Our family loves Christmas.
A typical night in December will find us all huddled around the kitchen table with me addressing holiday cards and our three year old son coloring on the envelopes while my husband snips elaborate snowflakes and the kitten bats around the scraps. This wholesome scene is no exaggeration. We bake cookies, we open windows on the advent calendar, we watch the Muppet Christmas movie, we put way too many ornaments on our tree, and we hang up stockings. There’s just one thing we choose to leave out of the Christmas season: Santa Claus.
For our family, the Santa myth has no part in our celebration because we believe that it is totally possible to have a magical Christmas without lying to our children. I hear about parents going to great lengths to make Santa seem more real for their children: leaving mysterious footprints outside and eating the cookies off the plate. It just doesn’t sit right with me.
Why do all of this? Why try so hard to convince a child that something is real when it’s not? How do they feel when they find out that this whole time it’s all been a fabrication? Where does the magic go then?
If you were to stop by our house early on Christmas morning you would see our tree, weighted down with decorations, and my son’s stocking hanging up on the railing of the stairs. The only difference between our house and so many others is that instead of signing the packages, “From Santa Claus” we simply write, “Love, Mommy and Papa” on each one. Trust me; my three year old is no less excited about the entire thing. When Wolfy was littler, I considered whether or not we would do the Santa game with our little boy. My husband and I talked about it a great deal and he was even more adamant than I was about not doing it. When I really thought about telling Wolfy the Santa Claus story, it just seems like a ridiculous effort to get him to learn this whole story about a bearded man sneaking into his house in the middle of the night accompanied by flying reindeer. Why would I try to convince him that this myth was indeed true? And if I did tell him that story and he found out that I had lied to him, what would he think when I tried to tell him about other, more important spiritual and religious things?
My son’s world is full and amazing – he has no shortage of experiences: watching giant trucks, hearing an owl hooting while flying over the house, flying in airplanes, going to the symphony with his grandmother, and learning to care for his very own kitten. The world is an amazing place and I love watching my son discover it.
I don’t have to pretend that Santa is part of it because the truth is so much more interesting.
When we’re out and about and see someone dressed as Mr. Claus, Wolfy says, “There’s a Santa!” We treat Santa Claus about the exact same way we talk about Thomas the Tank Engine. One time Wolfy heard a train whistle and said he thought that maybe the train was Thomas. This prompted a discussion about Thomas being a character and the train whistle he heard belonging to a real train. I told him that it’s totally okay to like characters but that those things aren’t real.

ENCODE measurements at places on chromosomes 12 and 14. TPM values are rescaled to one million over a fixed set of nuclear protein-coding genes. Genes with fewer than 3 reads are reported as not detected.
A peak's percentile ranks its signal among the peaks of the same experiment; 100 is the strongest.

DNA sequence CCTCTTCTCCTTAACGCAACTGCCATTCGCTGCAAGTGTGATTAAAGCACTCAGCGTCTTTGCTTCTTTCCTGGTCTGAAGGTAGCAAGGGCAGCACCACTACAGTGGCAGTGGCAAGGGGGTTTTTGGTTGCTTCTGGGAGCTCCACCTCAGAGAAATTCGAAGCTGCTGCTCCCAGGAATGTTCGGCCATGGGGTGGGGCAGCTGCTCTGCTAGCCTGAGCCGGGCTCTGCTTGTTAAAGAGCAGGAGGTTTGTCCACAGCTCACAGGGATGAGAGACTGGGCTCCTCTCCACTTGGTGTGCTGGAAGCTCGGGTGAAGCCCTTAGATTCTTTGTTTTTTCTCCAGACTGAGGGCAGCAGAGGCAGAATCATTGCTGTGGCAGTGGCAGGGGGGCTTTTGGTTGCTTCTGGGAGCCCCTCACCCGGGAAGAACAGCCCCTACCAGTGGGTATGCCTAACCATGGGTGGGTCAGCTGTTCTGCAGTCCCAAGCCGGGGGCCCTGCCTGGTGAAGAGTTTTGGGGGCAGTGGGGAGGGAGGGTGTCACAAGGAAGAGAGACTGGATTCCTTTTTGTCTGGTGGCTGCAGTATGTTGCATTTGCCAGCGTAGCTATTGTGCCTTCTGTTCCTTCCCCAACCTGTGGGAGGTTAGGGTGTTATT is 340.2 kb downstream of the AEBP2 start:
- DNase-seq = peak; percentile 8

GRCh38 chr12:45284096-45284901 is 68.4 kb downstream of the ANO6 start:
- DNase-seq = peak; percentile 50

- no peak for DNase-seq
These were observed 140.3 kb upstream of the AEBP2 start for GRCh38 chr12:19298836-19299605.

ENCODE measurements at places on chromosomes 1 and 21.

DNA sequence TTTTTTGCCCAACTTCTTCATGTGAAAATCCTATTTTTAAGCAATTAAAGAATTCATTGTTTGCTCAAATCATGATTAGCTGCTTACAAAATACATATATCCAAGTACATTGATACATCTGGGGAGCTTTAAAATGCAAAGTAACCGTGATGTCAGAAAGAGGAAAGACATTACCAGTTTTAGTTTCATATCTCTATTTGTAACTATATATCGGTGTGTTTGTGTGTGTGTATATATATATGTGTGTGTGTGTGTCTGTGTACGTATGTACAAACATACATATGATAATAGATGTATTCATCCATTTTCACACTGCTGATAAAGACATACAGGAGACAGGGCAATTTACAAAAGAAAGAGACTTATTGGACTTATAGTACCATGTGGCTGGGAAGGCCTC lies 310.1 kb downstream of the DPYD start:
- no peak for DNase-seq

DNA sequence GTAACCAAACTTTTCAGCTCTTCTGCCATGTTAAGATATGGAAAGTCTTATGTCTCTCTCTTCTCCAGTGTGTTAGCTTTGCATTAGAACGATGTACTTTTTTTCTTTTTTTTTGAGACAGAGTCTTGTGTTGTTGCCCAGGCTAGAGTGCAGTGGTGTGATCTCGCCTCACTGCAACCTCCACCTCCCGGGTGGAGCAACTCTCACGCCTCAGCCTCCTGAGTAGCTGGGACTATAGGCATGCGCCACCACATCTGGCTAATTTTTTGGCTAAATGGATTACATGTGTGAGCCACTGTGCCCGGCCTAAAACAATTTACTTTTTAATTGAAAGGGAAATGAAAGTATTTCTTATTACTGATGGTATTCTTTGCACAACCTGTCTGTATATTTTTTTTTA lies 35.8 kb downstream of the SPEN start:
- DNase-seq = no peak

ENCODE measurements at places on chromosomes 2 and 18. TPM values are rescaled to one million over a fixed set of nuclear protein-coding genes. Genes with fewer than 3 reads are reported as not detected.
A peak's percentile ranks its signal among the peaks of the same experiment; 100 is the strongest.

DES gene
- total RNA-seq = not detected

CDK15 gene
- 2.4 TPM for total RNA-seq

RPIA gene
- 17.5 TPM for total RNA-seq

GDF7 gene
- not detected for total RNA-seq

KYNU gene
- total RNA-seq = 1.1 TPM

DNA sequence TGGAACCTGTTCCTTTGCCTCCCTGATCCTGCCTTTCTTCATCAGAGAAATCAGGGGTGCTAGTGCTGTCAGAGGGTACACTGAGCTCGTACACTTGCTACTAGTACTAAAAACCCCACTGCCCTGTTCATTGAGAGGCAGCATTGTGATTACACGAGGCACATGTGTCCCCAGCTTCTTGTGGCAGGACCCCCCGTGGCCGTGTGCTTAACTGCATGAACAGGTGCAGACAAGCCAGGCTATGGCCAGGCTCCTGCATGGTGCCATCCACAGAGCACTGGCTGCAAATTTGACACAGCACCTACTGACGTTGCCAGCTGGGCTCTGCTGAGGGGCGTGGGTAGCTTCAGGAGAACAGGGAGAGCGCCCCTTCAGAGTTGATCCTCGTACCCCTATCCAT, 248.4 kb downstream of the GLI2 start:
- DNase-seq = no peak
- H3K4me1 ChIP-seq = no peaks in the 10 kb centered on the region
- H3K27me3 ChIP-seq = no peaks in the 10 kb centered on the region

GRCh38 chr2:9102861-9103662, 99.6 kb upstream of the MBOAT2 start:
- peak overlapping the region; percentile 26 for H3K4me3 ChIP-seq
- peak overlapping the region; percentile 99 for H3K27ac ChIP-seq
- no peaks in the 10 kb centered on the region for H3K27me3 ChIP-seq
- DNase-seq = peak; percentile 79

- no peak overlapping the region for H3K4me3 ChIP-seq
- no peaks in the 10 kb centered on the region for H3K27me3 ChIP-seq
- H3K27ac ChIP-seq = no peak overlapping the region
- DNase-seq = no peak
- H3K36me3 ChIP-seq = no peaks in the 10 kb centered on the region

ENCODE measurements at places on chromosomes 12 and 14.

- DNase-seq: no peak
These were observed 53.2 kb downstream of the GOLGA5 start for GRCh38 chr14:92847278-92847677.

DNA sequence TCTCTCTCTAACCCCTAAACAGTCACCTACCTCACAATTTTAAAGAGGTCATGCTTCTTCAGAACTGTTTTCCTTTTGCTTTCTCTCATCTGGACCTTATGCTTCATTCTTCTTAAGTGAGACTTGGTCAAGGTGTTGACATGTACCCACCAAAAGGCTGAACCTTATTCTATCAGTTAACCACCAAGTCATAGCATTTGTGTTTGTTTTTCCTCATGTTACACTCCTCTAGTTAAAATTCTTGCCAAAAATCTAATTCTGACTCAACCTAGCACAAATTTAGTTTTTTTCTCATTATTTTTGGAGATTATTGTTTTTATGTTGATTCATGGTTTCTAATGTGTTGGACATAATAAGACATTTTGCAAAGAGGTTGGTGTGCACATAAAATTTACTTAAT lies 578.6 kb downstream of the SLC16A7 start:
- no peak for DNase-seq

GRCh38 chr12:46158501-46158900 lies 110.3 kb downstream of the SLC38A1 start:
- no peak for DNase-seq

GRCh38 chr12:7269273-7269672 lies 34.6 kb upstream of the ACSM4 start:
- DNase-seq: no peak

When I was a little kid, I remember asking my mother the big question, “Is Santa real?” My mother answered my question with one of her own, “Do you really want me to answer that question? Because I’m not going to lie to you.” The funny part is that I actually decided that I didn’t need to know the answer after all. Then, later that year or maybe the next year, my mom was shopping at a big department store. She asked my grandmother distract me for a few minutes but as we were all walking to the car, I saw through the plastic bags that my mother was clutching. Inside there was a My Little Ponies set, the exact one I had been begging Santa to bring me. Suddenly it all clicked. I remember being so disappointed – I liked believing. So I asked my mother, “Can we still pretend?” And for a long time we did. We both knew the truth, but the Santa ritual continued like a goofy game.
So if I liked pretending, why am I denying my son this tradition? Because even as a child I knew that I could trust my mother. It was like the, “is Santa real?” question was a litmus test. And even though she didn’t give me an answer I wanted to hear, she passed. She told me, “I will never lie to you. I don’t believe in lying, even to little kids.” I figured that if she refused to lie to me about Santa, she must really be telling me the truth about everything else. She wasn’t holding back on me and she wasn’t going to treat me like an immature kid that couldn’t handle the truth. Knowing or not knowing, that was totally under my control and I liked that feeling. This is probably why I don’t believe in lying to my children either.
If Wolfy ever wants to pretend that Santa, the tooth fairy, the Easter bunny, or even Thomas, are real, we can do that. But both he and I will know we’re just pretending. It can be our goofy secret.
Merry Christmas, everyone.
Written by Britta
Britta spent her early twenties hopping freight trains and hitchhiking all over America. When finally she settled down, she studied creative writing in college and became an elementary school teacher. She is currently a stay-at-home-mother and total 1950s-style homemaker, living with her husband and three year old son, Wolfy on fifteen acres in a falling-down farmhouse that they remodeled themselves. In early February, they are expecting a baby girl. Follow Britta’s personal blog at http://www.thisismotherhoodblog.com